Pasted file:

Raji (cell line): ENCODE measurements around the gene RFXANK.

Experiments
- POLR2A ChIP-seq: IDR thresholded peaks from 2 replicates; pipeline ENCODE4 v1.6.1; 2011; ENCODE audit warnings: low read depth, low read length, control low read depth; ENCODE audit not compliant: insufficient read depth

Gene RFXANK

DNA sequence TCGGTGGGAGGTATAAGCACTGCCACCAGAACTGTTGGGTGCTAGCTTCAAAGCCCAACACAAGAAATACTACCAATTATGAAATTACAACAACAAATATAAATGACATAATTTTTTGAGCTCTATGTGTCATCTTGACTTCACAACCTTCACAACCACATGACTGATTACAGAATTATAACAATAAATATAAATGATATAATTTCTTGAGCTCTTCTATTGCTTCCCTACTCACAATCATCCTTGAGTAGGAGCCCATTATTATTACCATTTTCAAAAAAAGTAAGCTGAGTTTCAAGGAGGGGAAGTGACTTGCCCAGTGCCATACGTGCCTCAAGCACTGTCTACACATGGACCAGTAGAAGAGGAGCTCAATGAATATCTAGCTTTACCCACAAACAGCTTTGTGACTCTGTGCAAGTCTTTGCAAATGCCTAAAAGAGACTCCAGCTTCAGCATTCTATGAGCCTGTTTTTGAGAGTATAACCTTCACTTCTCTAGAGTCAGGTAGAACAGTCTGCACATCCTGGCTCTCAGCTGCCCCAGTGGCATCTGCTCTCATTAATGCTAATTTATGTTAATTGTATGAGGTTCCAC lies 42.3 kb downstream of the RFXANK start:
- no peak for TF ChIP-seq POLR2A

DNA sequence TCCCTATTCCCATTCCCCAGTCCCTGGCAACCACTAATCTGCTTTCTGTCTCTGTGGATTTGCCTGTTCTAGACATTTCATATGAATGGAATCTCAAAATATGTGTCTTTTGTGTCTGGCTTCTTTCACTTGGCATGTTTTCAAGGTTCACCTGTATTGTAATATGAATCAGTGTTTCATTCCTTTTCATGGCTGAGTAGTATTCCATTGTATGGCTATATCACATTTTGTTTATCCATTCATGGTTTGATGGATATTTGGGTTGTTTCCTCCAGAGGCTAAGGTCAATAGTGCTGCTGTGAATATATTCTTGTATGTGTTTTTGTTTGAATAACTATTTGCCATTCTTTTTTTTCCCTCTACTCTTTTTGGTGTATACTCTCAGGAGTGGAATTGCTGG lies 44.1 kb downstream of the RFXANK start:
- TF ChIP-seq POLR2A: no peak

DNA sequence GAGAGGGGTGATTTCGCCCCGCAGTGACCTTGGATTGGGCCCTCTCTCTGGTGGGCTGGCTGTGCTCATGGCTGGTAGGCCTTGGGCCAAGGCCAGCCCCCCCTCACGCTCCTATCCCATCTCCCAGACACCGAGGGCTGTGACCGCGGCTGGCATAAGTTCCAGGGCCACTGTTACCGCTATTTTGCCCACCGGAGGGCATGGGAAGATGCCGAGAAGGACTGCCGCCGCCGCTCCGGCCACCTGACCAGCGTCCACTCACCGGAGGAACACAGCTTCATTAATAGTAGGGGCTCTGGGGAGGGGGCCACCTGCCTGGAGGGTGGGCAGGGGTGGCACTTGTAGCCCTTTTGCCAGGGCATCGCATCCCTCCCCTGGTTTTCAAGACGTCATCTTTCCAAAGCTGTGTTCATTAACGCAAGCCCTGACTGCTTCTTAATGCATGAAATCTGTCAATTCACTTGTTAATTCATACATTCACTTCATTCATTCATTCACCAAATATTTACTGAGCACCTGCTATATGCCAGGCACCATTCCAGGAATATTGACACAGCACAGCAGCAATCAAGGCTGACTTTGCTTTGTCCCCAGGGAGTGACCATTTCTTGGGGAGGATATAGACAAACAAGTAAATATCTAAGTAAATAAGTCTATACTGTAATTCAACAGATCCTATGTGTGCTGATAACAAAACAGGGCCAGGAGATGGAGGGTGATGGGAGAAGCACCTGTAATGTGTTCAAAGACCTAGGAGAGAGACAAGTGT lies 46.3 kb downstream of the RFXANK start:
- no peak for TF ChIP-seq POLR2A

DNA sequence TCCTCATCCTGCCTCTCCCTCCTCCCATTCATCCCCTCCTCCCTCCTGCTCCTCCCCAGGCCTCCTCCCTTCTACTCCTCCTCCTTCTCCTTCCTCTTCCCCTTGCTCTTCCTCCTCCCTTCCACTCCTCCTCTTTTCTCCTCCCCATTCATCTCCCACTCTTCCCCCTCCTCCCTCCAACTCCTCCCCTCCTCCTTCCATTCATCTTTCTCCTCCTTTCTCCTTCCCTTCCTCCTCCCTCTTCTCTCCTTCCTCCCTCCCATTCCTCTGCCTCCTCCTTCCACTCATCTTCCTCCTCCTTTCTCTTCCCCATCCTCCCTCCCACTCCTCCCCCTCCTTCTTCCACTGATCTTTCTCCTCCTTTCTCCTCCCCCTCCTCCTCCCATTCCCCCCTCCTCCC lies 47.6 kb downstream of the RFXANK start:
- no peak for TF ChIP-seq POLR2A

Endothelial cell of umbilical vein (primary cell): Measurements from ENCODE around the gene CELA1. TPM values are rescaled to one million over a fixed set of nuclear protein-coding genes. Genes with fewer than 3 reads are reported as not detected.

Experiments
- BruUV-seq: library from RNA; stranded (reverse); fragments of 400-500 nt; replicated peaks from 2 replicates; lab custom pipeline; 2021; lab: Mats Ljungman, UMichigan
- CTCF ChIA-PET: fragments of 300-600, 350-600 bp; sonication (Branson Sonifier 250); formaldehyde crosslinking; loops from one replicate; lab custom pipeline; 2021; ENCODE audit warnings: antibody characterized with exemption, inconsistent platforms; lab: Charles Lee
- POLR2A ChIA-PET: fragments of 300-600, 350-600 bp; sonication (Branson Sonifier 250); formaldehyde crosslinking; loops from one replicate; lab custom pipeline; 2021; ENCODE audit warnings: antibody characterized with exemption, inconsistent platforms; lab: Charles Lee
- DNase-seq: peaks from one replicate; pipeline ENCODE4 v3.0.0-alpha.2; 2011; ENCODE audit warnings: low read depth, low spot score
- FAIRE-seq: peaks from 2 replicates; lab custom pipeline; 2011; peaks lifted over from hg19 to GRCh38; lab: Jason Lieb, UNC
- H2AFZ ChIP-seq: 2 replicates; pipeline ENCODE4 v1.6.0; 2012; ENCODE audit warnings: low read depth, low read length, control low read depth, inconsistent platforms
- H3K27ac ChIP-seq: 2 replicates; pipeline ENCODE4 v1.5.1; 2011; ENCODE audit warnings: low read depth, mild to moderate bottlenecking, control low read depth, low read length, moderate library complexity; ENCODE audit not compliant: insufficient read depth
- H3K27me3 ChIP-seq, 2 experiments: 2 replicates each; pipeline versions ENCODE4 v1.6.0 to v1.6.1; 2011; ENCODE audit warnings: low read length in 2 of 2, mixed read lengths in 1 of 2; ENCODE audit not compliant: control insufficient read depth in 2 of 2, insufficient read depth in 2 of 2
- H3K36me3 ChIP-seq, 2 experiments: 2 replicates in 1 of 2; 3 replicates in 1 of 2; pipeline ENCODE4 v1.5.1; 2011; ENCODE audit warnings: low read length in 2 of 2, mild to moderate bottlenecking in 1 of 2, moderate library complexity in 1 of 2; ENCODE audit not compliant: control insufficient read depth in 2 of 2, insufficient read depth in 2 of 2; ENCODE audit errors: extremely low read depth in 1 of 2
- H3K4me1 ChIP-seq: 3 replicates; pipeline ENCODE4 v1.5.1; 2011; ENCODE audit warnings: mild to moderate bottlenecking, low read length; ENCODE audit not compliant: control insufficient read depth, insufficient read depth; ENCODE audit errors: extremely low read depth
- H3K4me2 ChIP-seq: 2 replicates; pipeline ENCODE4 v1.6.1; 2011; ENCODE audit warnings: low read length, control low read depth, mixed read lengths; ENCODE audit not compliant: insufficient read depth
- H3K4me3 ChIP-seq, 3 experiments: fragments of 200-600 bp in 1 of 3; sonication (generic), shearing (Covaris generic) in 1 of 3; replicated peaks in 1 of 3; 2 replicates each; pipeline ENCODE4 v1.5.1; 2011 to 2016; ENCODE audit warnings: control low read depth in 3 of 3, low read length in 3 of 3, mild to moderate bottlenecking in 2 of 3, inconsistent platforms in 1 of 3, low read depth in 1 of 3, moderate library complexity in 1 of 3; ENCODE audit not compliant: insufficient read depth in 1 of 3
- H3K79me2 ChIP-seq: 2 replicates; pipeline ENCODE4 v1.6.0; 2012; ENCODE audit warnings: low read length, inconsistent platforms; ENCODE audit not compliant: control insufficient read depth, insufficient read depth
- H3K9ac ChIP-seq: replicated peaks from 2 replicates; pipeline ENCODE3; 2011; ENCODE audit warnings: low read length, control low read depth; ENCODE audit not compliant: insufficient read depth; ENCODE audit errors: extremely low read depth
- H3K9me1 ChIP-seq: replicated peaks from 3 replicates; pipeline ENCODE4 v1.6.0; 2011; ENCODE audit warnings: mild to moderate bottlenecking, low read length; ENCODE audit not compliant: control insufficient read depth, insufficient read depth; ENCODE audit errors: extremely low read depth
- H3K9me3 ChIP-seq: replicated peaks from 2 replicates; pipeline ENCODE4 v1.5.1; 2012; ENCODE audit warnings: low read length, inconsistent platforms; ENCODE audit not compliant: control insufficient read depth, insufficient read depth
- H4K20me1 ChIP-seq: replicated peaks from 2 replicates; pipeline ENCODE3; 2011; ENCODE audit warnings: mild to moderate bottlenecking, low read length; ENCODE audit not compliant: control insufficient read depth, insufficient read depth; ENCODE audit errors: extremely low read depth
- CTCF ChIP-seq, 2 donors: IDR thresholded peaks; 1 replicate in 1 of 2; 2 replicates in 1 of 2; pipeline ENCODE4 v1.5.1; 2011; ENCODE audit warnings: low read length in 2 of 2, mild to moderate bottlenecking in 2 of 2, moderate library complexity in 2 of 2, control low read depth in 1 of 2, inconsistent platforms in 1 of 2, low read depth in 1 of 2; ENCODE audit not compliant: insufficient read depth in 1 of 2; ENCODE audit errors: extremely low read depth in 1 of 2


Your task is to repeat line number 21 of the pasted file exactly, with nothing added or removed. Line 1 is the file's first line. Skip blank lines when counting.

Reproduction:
- H3K27ac ChIP-seq: 2 replicates; pipeline ENCODE4 v1.5.1; 2011; ENCODE audit warnings: low read depth, mild to moderate bottlenecking, control low read depth, low read length, moderate library complexity; ENCODE audit not compliant: insufficient read depth